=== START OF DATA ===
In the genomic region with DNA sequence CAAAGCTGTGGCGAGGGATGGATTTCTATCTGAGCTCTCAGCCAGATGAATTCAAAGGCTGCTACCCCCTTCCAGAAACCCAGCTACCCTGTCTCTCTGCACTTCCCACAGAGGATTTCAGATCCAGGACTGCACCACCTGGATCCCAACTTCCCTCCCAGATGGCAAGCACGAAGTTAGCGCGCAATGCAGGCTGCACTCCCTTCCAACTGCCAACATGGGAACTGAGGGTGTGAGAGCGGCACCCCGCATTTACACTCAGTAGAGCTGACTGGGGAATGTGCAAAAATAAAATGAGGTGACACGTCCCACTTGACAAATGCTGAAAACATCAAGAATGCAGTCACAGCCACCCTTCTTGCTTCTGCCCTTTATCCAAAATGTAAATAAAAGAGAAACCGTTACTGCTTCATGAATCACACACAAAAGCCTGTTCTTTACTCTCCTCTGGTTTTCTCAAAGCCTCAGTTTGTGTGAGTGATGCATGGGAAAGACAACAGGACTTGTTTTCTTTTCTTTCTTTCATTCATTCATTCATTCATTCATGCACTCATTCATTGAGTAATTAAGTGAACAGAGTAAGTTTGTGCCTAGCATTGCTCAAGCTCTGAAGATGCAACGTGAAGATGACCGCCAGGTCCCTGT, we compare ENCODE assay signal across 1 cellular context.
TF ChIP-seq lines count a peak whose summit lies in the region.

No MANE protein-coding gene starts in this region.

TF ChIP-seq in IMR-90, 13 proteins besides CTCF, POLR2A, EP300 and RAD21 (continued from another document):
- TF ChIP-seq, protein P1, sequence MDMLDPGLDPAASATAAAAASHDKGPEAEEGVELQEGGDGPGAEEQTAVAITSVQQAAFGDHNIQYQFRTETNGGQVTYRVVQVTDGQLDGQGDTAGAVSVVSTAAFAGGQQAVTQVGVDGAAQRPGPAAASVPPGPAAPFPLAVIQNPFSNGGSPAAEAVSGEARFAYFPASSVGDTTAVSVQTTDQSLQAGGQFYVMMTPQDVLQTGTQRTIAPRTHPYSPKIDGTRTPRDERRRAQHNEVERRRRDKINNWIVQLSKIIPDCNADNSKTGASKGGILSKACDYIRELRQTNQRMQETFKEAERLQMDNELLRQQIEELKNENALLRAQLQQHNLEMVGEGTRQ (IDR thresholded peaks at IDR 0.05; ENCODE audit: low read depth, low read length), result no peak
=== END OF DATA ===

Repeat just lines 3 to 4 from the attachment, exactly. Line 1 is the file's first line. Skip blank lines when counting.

No MANE protein-coding gene starts in this region.

TF ChIP-seq in IMR-90, 13 proteins besides CTCF, POLR2A, EP300 and RAD21 (continued from another document):